Ceremony in Laconia focused on John L. Sanborn, who died in the Korean War at 18
By MICHAEL KITCH, LACONIA DAILY SUN
LACONIA — Together with their counterparts in cities and towns across the state and around the country, residents of Laconia yesterday remembered and revered the men and women who lost their lives in the service of our country with a parade along Main Street and ceremony at Veterans Square to mark Memorial Day.
Under a gray but dry sky, Ray Peavey Jr., commander of Wilkins-Smith American Legion Post 1, introduced the Laconia High School chorus, whose rendering of the national anthem was followed by the hymns of each of branch of the armed services — The Army, Marine Corps, Navy, Coast Guard and Air Force.
Hillary Seeger, vice commander of the Veterans of Foreign Wars Post 1670 and a Blue Star Mother, recalled one young soldier returning from combat overseas, saying, "I saw things in my twenties that no one should see in their whole lives."
Seeger told of her daughter, who serves at Dover Air Force Base in Delaware, where she oversees the the flights of C-5 Galaxy aircraft ferrying military personnel to and from the "sandbox," of the theater of war in the Middle East. She said her daughter puts faces to the names on the manifests listing those who leave for the war zone and "it breaks her heart" to find the names missing from among those who return.
"I am so thankful my stars are blue and so very grateful to the mothers whose stars are gold," said Seeger, stifling her tears.
Blue Star Mothers is a group formed to provide support for those who had sons or daughters in active service in war, first organized during World War II. Gold Star Mothers was formed after World War I to support those who lost a son or daughter in the service of our country.
Speaking for all residents of the city, Mayor Ed Engler brought the significance and immediacy of Memorial Day to the city streets and present day. The mayor recalled the experience of John L. Sanborn, who was raised on Mechanic Street and would turn 84 next Sunday, but for the Korean War. At 17, Sanborn enlisted in the Army, and less than a month after his 18th birthday fighting broke out on the Korean peninsula. Engler suspected Private Sanborn, trained as a tank gunner, probably could not place Korea on a map, much less grasp the dynamics of the Cold War. Yet on Sept. 5, 1950, Sanborn died at Taegu fighting with the forces of the United Nations to defend South Korea. In 1973, the city dedicated a park on Mechanic Street in in honor of Private Sanborn, which the mayor said remains a jewel in Lakeport.
The mayor noted that altogether 551 citizens of Laconia fought in Korea, all of whom are remembered by name on a monument at Veterans Square. Including Sanborn, a dozen gave their lives, the other 11 Engler honored aloud — Arthur J. Bower Jr., James Hildreth, Floyd N. Alexander, Edward F. Ewens, Rudy H. Haferkamp, Albert A. McCarthy, Ralph C. Merrill, Jr., Richard E. Rivers, Erwin C. Young, Jr., George A. Curley Jr. and Richard J. Bolduc.
To mark the significance of Memorial Day, Engler drew on United States Supreme Court Justice Oliver Wendell Holmes, who fought in the Civil War, from which the day of remembrance originated. Speaking in Keene on what was then Decoration Day, Holmes said that the occasion should have meaning for those without personal experience and memory of the conflict.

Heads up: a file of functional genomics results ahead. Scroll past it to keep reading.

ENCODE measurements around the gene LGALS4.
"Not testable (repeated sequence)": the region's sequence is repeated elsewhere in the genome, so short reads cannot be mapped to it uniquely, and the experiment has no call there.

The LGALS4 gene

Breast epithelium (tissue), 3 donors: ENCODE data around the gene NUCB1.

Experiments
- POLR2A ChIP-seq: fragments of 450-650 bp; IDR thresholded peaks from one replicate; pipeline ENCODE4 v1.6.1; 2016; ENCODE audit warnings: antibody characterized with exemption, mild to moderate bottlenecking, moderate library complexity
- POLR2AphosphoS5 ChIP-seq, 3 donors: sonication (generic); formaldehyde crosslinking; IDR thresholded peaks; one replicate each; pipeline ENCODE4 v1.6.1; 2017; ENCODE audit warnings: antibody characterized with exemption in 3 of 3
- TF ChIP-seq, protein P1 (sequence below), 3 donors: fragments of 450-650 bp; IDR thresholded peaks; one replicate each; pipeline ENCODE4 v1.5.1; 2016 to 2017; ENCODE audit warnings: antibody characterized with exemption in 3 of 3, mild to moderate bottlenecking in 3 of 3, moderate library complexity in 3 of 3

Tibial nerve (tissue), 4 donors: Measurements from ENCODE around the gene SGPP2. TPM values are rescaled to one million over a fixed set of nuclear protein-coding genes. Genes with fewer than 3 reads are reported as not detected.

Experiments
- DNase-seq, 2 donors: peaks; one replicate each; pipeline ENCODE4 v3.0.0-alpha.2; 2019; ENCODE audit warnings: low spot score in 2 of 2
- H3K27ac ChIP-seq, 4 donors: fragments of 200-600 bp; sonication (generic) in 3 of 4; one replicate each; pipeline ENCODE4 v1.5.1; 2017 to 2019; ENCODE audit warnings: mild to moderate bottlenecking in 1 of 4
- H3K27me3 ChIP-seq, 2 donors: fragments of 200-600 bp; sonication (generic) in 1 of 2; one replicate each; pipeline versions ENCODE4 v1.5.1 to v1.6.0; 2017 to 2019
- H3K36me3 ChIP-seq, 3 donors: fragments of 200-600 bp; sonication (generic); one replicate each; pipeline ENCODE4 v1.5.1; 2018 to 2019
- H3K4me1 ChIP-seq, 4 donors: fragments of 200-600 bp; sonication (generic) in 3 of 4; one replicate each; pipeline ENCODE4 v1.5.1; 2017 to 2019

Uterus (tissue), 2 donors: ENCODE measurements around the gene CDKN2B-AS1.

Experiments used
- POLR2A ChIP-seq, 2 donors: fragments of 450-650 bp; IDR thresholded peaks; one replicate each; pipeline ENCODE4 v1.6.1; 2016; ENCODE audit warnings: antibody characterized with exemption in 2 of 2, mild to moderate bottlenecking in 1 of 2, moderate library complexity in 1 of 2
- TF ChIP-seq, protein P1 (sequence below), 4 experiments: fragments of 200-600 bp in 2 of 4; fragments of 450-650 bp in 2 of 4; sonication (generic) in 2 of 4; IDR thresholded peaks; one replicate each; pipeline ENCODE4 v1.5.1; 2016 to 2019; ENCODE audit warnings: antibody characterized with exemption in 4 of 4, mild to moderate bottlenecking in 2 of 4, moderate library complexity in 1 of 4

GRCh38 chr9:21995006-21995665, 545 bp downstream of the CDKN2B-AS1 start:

"It is now the moment when by common consent we pause to become conscious of our national life and to rejoice in it," Holmes said, "to recall what our country has done for each of us, and to ask ourselves what we can do for the country in return."
More directly, Peavey reminded everyone that Memorial Day is "not about picnics and auto races, but about remembering those who have paid the price."
Ray Peavy,Jr., commander of Wilkins-Smith American Legion Post 1, left, and Bill North, commander of the Veterans of Foreign Wars Post 1670, led the Memorial Day parade. (Michael Kitch/Laconia Daily Sun)
Boy Scouts from Troop 68 marched in the Memorial Day parade. (Michael Kitch/Laconia Daily Sun)
The Marching Sachems, outfitted from the rain that never fell, provided the martial music for the Memorial Day parade through downtown. (Michael Kitch/Laconia Daily Sun)
Mayor Ed Engler, flanked to the left by City Council Armand Bolduc (Ward 6) and to the right by City Councilors Bob Hamel and Henry Lipman (Ward 3), accompanied by his daughter Bessie, represented the city in the Memorial Day parade. (Michael Kitch/Laconia Daily Sun)
Mayor Ed Engler, speaking to a crowd gathered at Veterans Square on Memorial Day, recalled the service and sacrifice of Private John L. Sanborn of Lakeport, in whose name Sanborn Park on Mechanic Street is dedicated. (Michael Kitch/Laconia Daily Sun)
Bill North, left, commander of the Veterans of Foreign Wars, Post 1670, and Ray Peavy Jr., commander of Wilkins-Smith American Legion Post 1, place the wreath at Veterans Square honoring the Laconians who served and fell in country's wars during the past century. (Michael Kitch/Laconia Daily Sun)
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